Please use this identifier to cite or link to this item: http://hdl.handle.net/10603/11228
Title: Characterization of indigenous soil isolates of aspergillus niger aggregate and development of their commercial formulations for the management of wilt disease complex of chickpea and tomato caused by fusarium spp. and meloidogyne incognita
Researcher: Md. Arshad Anwer
Guide(s): Mujeebur Rahman Khan
Keywords: Plant Protection
aspergillus niger
wilt disease
tomato
chickpea
Upload Date: 18-Sep-2013
University: Aligarh Muslim University
Completed Date: 2011
Abstract: Chickpea is a major source of human food and the world s third most important pulse crop after beans and peas. Similarly tomato is considered as poor man s orange , a vitamin C rich vegetable and is eaten freely hroughout the world. Chickpea production in India has declined considerably and tomato production has been limited due to the regular occurrence of wilt caused by Fusarium oxysporum f. sp. ciceri and F. oxysporum f. sp. ycopersici, respectively and root-knot caused by Meloidogyne spp. and the esulting fungus-nematode wilt disease complex. Annual yiel losses to chickpea and tomato from the wilt vary from 10-15% in India. The disease under specific conditions may cause much greater losses or may destroy the entire crop in a field or area. Root-knot nematodes have been reported to reduce the yield of chickpea and tomato by 9-40% and 24-61% in India. The concomitant situation involving Meloidogyne spp. and Fusarium spp. leading to the development of wilt disease complex is, however, more damaging. The fungus-nematode wilt complex is one of the major constraints in the production of chickpea and tomato in India, and many growers have given up cultivation of these crops because of the disease complex. Management of wilt or root-knot is not an easy task, it becomes further difficult for wilt isease complex because of multi-pathogenic nature of the disease. When a pesticide is applied, it is targeted either against the wilt fungi or root-knot nematode, consequently the disease remains relatively unchecked. In view of lesser effectiveness of chemicals, high cost of application and adverse effects, biological control offers potential substitute for the management of newlinewilt, root-knot and the wilt complex of chickpea and tomato. Present study was undertaken with an objective to identify and characterize indigenous fficient isolates of Aspergillus niger for effectiveness against wilt (F. oxysporum f. sp. iceri/lycopersici), root-knot (M. incognita) and the wilt isease complex (F. oxysporum f. sp. ciceri/lycop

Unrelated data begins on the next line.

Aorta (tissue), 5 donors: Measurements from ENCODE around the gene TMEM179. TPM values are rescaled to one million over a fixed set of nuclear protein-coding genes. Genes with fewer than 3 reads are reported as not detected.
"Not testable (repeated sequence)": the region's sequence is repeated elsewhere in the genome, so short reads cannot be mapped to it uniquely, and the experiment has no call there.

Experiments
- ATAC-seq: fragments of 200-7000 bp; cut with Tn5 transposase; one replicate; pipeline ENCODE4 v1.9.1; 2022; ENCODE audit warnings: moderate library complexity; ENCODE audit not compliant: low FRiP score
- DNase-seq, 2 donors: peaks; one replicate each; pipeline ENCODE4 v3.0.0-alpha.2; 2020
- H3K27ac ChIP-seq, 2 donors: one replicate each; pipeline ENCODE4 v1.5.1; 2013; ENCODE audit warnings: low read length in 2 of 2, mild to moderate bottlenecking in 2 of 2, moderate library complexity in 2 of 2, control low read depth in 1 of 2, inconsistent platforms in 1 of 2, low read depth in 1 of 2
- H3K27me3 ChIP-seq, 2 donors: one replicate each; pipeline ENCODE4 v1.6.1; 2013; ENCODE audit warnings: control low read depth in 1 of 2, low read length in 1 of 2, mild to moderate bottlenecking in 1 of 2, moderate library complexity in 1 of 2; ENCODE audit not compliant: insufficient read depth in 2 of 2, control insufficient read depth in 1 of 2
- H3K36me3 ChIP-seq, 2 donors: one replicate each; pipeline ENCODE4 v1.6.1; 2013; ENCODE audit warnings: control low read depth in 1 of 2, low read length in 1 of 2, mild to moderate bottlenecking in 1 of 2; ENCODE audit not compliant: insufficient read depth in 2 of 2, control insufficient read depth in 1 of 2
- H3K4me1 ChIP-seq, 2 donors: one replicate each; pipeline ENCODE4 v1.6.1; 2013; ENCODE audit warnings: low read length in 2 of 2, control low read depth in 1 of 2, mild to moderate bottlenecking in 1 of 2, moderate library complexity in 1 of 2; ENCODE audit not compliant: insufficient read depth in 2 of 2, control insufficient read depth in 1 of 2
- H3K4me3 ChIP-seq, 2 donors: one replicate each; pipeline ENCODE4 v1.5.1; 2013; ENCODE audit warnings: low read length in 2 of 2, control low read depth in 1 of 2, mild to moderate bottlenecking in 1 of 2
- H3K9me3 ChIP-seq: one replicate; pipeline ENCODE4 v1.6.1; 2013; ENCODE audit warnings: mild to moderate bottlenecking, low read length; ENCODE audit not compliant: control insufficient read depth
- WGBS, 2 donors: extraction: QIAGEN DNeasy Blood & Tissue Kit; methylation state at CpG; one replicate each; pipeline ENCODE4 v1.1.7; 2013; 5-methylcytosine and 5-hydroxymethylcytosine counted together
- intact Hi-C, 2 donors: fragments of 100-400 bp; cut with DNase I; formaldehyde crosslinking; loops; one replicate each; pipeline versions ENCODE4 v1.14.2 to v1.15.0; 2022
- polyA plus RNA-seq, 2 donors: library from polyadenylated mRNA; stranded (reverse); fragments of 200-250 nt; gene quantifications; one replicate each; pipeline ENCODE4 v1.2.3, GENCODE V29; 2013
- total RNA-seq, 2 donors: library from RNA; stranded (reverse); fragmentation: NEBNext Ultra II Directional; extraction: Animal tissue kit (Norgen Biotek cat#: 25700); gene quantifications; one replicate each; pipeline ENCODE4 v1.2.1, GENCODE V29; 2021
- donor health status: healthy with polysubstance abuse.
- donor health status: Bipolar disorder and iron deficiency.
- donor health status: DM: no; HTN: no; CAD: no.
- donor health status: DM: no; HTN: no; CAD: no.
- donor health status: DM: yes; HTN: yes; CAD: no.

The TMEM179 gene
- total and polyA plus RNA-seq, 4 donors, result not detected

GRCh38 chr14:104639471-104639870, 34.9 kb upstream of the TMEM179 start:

Pagination: 183p.
URI: http://hdl.handle.net/10603/11228
Appears in Departments:Department of Plant Protection

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01_title.pdfAttached File34.39 kBAdobe PDFView/Open
02_acknowledgement.pdf74.43 kBAdobe PDFView/Open
03_content.pdf78.39 kBAdobe PDFView/Open
04_list of tabels.pdf61.64 kBAdobe PDFView/Open
05_list of figures.pdf74.38 kBAdobe PDFView/Open
06_abstract.pdf157.31 kBAdobe PDFView/Open
07_chapter 1.pdf145.54 kBAdobe PDFView/Open
08_chapter 2.pdf1.64 MBAdobe PDFView/Open
09_chapter 3.pdf512.35 kBAdobe PDFView/Open
10_chapter 4.pdf6.78 MBAdobe PDFView/Open
11_chapter 5.pdf178.93 kBAdobe PDFView/Open
12_references.pdf292.92 kBAdobe PDFView/Open
13_appendices.pdf135.28 kBAdobe PDFView/Open


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